This recipe for Lime Soup, one of my favorites and something that appears on my kitchen table every few months, is from my second cookbook: Broth and Stock.
I developed it after tasting bowl after bowl of the Lime Soup on a visit to Mexico’s Yucatàn Peninsula, a place that offers a unique, lively cuisine steeped in both Mayan and Spanish culinary influence. My family climbed the vine-draped limestone ruins at Cobá, before our guide drove us along the winding orange-red roads through the jungle. We reached a cenote, a deep, naturally occurring limestone well filled with clean fresh water, where we swam until tired and worn.
Now hungry from climbing and swimming, we headed to a small restaurant along the lake at Cobá, where they served traditional Yucatecan cooking, among the dishes they offered was a classic lime soup. Nearly every restaurant along the Yucatán Peninsula offers its own perfect version of lime soup, some with bell peppers and others touched with cinnamon and oregano.
I favor the simplest approach with chicken, onion, rice, and limes. Simple foods often make the best foods, as their humble ingredients shine through without pomp or pretense.
The Goodness of Chicken Broth
There’s a lot to be said about the goodness of chicken soups and bone broths, those well-loved soups found all across the globe in pots tended by loving cooks. It’s this pots of simmering chicken that helped to nurse children and grownups through colds, to bring comfort and warmth to the table in winter and to simply provide wholesome, satisfying meals that were, optimally, easy to prepare.
And that’s what Lime Soup is: comforting, bright, and impossibly simple to make. You don’t need a separate bone broth or stock to make this; rather, like classic soups and stews from all over the world, Lime Soup is a dish that makes its own broth.
First, the chicken is simmered until the meat is tender, and as it simmers in a large and heavy stock pot, it develops a lovely, delicately flavored broth. From there you remove the chicken, shredding its meat and adding it back to the pot where it stews with onions and rice before you ladle the soup into bowls and top it with cilantro, avocado, jalapeno, homemade tortilla strips fried in pastured lard, and cotija cheese as it suits you.
|Yucatan Lime Soup|| |
- Pastured Lard or coconut oil, for frying
- 1 (8-ounce) package organic corn tortillas, sliced into 1⁄4 by 1-inch strips
- 1 whole chicken, about 3 pounds (This is a great place to get pastured and grassfed meats.)
- 1 white onion, thinly sliced
- 1 cup long-grain white rice
- 3 limes
- Cotija cheese
- Cilantro sprigs
- Avocado slices
- Line a plate with a paper towel or a cotton kitchen towel.
- Set a cast-iron skillet over medium heat. Spoon enough lard into the skillet so that when it melts, it reaches about 1⁄2 inch up the side of the skillet, about 11⁄2 cups.
- Once the fat melts completely and begins to shimmer in the skillet, test the oil by dropping a tortilla strip into the hot fat. If the tortilla sizzles immediately in the pan, crisping and turning a golden brown within about 30 seconds, the oil is ready. Working in batches, and taking care not to crowd the pan, fry the tortilla strips until crisp and golden brown. Using a slotted spoon, transfer the tortilla strips to the lined plate, and allow them to cool. Turn off the heat.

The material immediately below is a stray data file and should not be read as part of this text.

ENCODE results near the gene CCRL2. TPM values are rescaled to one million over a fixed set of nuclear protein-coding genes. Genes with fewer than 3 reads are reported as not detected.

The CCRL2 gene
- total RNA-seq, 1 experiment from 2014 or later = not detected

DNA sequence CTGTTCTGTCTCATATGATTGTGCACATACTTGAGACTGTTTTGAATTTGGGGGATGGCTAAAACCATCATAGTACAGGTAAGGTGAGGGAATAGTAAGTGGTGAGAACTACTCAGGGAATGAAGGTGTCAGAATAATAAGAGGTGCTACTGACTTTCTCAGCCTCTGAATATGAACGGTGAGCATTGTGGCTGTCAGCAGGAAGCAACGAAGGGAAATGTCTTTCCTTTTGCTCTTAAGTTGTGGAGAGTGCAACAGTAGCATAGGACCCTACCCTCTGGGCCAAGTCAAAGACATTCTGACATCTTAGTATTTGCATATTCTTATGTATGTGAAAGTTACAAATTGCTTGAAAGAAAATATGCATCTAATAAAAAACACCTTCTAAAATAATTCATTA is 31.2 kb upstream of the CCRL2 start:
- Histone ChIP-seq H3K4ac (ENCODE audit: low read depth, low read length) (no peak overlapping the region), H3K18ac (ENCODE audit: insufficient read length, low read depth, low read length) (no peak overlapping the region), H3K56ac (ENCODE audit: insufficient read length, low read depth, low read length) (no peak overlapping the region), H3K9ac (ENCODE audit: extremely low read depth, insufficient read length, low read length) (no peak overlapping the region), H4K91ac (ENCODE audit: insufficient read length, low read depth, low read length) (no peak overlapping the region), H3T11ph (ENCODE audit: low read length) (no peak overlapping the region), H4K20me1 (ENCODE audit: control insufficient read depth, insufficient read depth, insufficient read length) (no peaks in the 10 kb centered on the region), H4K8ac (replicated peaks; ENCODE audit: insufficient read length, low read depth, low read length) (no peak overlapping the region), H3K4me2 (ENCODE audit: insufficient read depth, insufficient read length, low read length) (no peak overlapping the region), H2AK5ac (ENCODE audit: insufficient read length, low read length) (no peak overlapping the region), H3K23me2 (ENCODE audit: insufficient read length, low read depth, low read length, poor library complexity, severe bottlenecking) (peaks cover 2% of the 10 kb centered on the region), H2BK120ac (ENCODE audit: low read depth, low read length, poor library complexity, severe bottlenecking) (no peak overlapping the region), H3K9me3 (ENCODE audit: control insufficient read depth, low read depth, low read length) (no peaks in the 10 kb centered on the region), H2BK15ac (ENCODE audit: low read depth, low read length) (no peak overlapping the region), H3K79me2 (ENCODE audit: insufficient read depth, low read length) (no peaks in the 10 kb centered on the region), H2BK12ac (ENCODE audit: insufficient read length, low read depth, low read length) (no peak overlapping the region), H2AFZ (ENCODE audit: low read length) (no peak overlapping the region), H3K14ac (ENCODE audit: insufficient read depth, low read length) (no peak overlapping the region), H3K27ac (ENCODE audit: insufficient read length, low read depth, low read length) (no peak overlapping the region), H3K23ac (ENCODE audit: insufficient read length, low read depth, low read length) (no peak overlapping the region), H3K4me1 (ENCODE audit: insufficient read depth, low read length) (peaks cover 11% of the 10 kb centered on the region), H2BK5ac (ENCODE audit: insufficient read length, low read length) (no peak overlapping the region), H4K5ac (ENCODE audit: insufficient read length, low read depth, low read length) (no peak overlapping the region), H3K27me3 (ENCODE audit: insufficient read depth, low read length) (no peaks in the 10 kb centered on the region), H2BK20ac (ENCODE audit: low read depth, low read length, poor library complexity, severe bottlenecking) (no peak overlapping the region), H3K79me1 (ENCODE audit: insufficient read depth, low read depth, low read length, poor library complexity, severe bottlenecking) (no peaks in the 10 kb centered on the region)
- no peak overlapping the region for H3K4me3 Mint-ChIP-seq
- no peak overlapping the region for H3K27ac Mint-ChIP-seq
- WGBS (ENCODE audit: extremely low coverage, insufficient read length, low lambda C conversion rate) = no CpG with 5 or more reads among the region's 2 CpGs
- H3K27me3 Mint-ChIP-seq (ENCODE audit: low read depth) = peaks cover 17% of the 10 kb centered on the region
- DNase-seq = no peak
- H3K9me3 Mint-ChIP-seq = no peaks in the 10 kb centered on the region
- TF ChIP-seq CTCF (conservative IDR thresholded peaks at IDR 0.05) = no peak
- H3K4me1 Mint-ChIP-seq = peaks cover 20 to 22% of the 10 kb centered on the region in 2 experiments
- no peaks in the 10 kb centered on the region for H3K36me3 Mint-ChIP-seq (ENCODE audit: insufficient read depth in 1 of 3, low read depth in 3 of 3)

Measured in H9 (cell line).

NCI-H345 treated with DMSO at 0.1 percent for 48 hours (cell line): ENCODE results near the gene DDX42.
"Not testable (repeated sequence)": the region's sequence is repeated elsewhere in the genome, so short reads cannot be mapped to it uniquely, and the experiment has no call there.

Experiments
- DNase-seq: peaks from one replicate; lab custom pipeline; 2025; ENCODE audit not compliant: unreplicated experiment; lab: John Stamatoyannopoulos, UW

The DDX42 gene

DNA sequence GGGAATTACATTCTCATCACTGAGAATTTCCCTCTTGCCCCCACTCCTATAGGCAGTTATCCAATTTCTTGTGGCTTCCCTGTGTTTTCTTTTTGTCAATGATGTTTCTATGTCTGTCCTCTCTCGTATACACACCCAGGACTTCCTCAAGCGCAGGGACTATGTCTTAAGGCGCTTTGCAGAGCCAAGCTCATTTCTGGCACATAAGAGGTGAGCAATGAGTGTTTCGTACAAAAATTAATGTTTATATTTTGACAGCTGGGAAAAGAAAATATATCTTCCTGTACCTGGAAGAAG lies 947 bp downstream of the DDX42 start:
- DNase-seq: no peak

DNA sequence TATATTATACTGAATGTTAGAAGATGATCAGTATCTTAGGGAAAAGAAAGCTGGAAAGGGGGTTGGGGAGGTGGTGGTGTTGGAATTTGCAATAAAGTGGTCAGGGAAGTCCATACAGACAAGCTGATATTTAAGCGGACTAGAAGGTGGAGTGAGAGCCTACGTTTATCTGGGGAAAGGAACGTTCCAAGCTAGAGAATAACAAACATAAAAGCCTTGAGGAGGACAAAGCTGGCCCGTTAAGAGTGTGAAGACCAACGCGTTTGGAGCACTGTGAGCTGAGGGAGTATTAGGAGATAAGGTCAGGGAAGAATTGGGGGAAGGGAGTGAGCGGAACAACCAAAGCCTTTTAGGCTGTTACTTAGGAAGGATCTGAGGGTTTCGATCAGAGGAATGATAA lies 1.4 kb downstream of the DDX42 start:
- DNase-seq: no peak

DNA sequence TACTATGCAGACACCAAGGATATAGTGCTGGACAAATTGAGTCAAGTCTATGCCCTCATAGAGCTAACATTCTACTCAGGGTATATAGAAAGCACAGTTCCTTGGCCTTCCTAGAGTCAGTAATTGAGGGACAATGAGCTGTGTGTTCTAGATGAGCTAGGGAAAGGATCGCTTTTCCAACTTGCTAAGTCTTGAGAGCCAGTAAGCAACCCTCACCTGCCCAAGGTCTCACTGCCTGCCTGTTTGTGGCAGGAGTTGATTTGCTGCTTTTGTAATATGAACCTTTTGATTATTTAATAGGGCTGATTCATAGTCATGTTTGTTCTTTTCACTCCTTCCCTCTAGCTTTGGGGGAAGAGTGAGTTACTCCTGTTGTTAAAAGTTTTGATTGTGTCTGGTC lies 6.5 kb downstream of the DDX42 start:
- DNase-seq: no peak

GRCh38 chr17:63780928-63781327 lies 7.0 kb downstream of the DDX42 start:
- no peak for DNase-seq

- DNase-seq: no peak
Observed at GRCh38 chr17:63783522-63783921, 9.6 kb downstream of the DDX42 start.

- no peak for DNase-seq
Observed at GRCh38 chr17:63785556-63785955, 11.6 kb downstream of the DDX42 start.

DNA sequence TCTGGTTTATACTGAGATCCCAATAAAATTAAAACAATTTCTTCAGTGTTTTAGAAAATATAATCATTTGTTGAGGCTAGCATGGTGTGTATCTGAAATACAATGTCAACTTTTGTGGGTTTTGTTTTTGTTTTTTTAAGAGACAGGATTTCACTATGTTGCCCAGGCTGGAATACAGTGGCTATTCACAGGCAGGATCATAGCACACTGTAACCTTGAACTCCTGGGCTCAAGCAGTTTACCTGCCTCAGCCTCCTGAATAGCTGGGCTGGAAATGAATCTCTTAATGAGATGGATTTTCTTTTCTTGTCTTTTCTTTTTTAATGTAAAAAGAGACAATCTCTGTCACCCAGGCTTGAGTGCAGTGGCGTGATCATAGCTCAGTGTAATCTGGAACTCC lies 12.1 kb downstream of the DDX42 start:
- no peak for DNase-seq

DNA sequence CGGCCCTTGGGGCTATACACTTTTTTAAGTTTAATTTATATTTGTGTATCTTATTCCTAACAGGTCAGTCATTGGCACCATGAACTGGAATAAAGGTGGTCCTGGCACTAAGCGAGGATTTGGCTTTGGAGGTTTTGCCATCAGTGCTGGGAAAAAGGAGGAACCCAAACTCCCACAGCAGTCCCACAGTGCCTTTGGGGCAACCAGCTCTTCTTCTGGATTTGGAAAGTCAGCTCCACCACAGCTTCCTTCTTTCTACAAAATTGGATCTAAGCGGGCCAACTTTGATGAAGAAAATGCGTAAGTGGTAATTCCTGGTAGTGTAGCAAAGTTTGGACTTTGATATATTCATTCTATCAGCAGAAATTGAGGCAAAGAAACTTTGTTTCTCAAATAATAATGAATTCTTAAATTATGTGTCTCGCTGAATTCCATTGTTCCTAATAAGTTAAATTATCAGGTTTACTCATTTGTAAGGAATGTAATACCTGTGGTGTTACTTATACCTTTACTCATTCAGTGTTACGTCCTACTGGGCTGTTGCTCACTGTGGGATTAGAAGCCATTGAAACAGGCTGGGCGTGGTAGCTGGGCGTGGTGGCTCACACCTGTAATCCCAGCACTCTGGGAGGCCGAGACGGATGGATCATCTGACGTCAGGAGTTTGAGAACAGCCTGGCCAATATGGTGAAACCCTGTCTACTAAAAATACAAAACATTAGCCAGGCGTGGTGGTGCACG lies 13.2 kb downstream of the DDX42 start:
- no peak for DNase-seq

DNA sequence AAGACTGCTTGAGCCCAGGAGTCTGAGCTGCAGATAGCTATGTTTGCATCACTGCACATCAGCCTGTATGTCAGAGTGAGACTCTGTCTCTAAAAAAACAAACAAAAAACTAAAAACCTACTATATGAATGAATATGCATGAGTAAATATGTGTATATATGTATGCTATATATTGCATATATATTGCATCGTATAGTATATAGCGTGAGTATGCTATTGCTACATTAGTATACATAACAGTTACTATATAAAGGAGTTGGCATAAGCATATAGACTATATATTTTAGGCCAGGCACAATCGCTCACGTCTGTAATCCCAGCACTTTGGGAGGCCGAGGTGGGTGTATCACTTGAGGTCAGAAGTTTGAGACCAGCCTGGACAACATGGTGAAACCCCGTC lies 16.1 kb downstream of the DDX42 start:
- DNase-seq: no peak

- Place the whole chicken in a large stock pot. Pour enough water into the pot to cover the chicken by 2 inches. Bring the pot to a boil over medium-high heat, then immediately reduce the heat to medium-low and simmer, covered, for 2 hours, or until the chicken is cooked through and the meat shreds easily with a fork. Turn off the heat.
- Carefully remove the chicken from the pot, setting it on a platter to allow it to cool until it’s comfortable enough to handle. Remove and discard the skin, pull the meat from the bone, and shred it with a fork.
- Strain the broth in the pot through a fine-mesh sieve into a pitcher or jar, discarding the solids. Wipe out the pot to remove any stray debris, and then return the strained broth and reserved chicken meat to the pot. Stir in the onion and rice and then bring to a simmer over medium heat. While the soup warms, juice one of the limes and then stir the juice into the soup pot. Continue cooking until the onion is soft and translucent and the chicken is warmed. While soup is cooking, finely chop the remaining 2 limes, peel and all.
- Ladle into soup bowls and serve with the chopped lime, sliced jalapeño, crumbled Cotija cheese, sliced avocado, and tortilla strips.
Other One-Pot Chicken Recipes
Well-liked, chicken makes an easy meal. For both flavor and nutrition, we recommend pasture-raised or organic, free-range birds and you can read more about why pasture-raised makes such a big difference in The Nourished Kitchen and Broth and Stock. Farmers markets are a great place to find pasture-raised chickens and eggs, but you can also find free-range and humanely raised chicken online if none is available in your area.
This Cream of Chicken Soup is the real deal: a luscious, velvety mix of chicken and vegetables, broth, cream and herbs. It’s prepared traditionally, using egg yolks as a thickener instead of a sticky roux.
Pan-Roasted Chicken with Tarragon and Mustard Cream Sauce beautifully blends bright, sweetly fragrant tarragon with sharp mustard and mellow cream for an utterly delicious sauce that coats pan-roasted chicken.
Savory-Roasted Chicken with Preserved Lemons is easy to adapt to just about any herb or hearty root vegetable, and is great served with a salad.